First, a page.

When a small business fails, business owners face a challenging decision of whether or not to file for bankruptcy protection. If you are in this position, it is important to understand the basics of bankruptcy, as well as three types of bankruptcy options available to small business owners.

What is Bankruptcy?

Bankruptcy is a legal procedure conducted in federal court. The goal of bankruptcy is to help you repay or eliminate your debt with the protection and guidance of the court. At the end of the process, the court will decide which debts consumers or businesses can shed and which debts they need to continue to repay to creditors. Bankruptcy can offer some protections for a consumer or small business owner that make it advantageous.

It is wise to consult with an experienced bankruptcy attorney, however, before you begin the process. An experienced attorney will advise you about the pros and cons of each type of bankruptcy for your particular situation. The proper setup of your business will determine which type of bankruptcy is available to you.

Sole Proprietorships

A sole proprietorship is the simplest and most common small business type in the United States. A sole proprietorship is an unincorporated business run and owned by one person. There is no legal difference between the owner and the business. Sole proprietors can file for Chapter 7, Chapter 11, or Chapter 13 bankruptcy.

Chapter 7 Bankruptcy

Chapter 7 bankruptcy is known as liquidation bankruptcy, and often applies when a business has no way to survive. This type of bankruptcy works well when a business’ debts are so significant that restructuring does not provide enough relief. Conversely, even if a business does not have substantial debts, if it lacks assets, it may be advisable to absolve the business under Chapter 7. In this type of bankruptcy, the court appoints a trustee who then distributes the assets among the creditors.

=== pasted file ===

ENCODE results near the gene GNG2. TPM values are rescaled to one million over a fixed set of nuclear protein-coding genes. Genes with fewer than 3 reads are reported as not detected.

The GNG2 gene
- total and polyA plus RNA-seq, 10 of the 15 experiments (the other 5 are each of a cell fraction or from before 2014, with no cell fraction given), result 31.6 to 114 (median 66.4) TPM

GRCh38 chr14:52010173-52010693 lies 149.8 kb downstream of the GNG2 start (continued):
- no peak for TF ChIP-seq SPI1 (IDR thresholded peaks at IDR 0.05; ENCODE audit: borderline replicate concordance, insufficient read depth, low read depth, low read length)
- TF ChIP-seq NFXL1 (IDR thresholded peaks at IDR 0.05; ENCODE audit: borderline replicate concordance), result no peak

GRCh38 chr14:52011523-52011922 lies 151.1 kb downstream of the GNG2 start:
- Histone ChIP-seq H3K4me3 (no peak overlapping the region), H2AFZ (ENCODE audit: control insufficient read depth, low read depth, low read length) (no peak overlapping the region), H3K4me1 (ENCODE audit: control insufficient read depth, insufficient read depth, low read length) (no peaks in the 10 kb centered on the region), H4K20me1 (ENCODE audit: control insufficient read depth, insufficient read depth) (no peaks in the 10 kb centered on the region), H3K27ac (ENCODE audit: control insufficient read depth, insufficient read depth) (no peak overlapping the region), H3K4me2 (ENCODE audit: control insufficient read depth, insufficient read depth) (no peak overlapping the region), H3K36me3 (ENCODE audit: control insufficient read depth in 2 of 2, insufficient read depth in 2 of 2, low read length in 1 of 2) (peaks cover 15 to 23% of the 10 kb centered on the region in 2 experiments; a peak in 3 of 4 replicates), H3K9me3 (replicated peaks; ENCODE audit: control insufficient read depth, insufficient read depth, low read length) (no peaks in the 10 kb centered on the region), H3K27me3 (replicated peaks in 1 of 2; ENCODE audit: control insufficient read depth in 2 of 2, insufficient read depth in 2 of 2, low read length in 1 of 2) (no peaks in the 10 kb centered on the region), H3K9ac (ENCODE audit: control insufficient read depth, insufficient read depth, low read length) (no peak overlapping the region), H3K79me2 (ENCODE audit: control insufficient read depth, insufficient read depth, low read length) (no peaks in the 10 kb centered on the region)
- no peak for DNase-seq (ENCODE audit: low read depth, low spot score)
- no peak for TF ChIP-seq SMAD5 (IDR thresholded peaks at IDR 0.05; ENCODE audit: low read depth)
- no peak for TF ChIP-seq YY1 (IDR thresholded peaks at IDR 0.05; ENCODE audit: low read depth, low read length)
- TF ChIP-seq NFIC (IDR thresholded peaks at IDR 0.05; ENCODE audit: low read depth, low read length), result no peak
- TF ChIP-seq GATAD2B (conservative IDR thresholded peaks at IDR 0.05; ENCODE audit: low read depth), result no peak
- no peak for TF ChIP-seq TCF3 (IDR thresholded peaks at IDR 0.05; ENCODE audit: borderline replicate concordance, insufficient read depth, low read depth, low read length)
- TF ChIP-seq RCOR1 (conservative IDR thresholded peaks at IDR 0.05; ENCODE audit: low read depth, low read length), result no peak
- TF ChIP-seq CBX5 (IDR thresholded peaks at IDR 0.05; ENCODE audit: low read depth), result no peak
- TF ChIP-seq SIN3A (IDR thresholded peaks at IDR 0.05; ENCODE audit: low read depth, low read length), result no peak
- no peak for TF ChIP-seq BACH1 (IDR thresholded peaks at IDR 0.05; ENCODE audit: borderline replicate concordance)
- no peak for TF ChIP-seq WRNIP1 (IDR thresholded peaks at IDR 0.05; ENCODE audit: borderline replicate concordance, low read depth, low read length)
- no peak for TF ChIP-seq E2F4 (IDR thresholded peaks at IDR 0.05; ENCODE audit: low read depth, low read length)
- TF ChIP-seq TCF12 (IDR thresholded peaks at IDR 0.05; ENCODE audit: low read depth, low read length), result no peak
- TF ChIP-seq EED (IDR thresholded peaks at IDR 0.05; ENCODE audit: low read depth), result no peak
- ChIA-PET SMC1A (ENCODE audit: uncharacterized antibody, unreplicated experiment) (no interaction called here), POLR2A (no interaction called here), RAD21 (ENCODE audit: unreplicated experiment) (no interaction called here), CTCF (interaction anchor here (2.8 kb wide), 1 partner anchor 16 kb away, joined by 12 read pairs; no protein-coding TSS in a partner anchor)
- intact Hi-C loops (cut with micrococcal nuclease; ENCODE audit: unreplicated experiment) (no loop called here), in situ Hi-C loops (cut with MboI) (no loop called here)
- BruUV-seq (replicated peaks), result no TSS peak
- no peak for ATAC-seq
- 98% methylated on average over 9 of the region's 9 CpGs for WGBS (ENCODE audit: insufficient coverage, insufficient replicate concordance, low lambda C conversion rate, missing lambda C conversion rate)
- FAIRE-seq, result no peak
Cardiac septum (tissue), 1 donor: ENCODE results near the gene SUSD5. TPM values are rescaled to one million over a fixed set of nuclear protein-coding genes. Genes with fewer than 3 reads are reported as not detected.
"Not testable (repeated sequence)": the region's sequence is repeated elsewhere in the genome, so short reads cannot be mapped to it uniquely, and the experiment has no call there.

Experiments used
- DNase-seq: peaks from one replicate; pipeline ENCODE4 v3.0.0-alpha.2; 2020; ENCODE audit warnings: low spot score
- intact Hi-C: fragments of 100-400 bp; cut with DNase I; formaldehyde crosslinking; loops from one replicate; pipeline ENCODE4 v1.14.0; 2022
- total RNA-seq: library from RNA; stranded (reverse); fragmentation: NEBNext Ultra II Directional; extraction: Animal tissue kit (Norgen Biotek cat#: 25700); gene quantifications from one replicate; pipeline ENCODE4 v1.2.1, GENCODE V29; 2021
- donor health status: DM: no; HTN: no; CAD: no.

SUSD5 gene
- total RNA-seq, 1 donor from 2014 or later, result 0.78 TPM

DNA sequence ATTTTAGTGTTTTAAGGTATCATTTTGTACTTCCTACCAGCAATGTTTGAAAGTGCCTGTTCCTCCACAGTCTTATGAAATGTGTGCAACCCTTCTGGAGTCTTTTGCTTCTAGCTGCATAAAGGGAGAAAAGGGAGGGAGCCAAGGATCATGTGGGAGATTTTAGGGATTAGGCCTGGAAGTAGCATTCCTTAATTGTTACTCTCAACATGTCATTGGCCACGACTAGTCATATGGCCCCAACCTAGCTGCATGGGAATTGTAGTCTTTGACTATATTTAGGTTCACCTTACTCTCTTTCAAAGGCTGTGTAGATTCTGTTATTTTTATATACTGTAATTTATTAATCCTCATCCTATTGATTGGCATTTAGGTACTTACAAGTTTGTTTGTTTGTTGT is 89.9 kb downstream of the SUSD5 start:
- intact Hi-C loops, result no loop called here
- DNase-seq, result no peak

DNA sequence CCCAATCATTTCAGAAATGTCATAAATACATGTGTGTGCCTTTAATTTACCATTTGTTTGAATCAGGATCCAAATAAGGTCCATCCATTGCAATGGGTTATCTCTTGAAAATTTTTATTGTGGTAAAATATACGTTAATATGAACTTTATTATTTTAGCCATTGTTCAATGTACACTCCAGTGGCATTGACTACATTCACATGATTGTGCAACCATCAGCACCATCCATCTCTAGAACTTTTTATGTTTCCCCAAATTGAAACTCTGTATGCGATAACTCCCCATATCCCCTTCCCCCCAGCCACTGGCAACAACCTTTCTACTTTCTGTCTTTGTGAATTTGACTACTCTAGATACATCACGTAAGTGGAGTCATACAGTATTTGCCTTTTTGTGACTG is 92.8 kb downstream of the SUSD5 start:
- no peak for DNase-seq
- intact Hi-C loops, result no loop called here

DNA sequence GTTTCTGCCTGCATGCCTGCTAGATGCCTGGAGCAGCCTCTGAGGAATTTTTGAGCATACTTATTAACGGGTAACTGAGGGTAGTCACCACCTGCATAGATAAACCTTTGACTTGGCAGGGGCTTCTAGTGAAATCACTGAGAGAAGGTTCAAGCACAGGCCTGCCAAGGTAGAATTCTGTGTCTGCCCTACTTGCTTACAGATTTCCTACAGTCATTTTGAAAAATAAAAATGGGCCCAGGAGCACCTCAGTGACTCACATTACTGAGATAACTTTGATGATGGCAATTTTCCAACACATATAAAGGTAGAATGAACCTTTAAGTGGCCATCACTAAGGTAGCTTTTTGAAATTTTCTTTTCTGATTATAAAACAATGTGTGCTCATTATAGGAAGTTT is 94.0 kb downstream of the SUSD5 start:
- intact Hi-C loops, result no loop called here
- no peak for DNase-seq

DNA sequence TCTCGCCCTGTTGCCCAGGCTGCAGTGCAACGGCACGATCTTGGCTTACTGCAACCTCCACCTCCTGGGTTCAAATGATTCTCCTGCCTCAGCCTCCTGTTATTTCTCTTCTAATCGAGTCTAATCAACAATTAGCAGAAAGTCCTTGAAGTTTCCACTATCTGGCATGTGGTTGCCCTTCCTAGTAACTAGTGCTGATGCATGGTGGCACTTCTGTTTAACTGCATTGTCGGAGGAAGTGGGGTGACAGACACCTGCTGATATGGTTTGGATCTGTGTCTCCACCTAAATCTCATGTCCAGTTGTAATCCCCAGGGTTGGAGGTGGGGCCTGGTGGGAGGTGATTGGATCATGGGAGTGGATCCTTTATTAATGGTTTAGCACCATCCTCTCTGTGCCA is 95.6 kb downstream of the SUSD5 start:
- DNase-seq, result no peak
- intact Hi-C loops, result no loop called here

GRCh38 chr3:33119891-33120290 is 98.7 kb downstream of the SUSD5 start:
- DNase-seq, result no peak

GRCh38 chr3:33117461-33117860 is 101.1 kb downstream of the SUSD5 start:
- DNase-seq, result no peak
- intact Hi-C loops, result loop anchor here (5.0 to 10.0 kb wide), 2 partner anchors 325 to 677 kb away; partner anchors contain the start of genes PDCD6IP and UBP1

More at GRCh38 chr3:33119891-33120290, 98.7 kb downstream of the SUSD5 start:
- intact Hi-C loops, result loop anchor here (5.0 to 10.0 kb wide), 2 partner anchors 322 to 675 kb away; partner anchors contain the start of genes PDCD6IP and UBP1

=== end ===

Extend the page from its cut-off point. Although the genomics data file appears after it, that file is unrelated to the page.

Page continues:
Chapter 11 Bankruptcy

If your business has a chance at surviving, Chapter 11 bankruptcy may be a better choice. In this legal process, the business will reorganize and continue operating. The court will appoint a trustee. The business files a plan detailing how it will reorganize debt and repay creditors. However, it should be noted that not all businesses in Chapter 11 Bankruptcy succeed.

Chapter 13 Bankruptcy

Chapter 13 bankruptcy is typically only available for personal consumers. That being said, sole proprietors can use this plan as well. Under the guidance of the bankruptcy court, you file a detailed plan stating how you will pay your creditors. The court will determine how much you need to pay back based on how much you owe, how much you earn and how much debt you or your small business has. One benefit of filing Chapter 13 for small business owners is that you may be able to keep your house if your personal and business assets are commingled.

Contact an Attorney Before Moving Forward

If you are considering filing bankruptcy, it is important that you reach out to an experienced North Carolina bankruptcy attorney to help you decide whether to file for bankruptcy and, if so, which type of bankruptcy is the most advantageous for you and your business. Don’t hesitate to reach out to us today Howard, Stallings, From, Atkins, Angell & Davis, P.A. for assistance.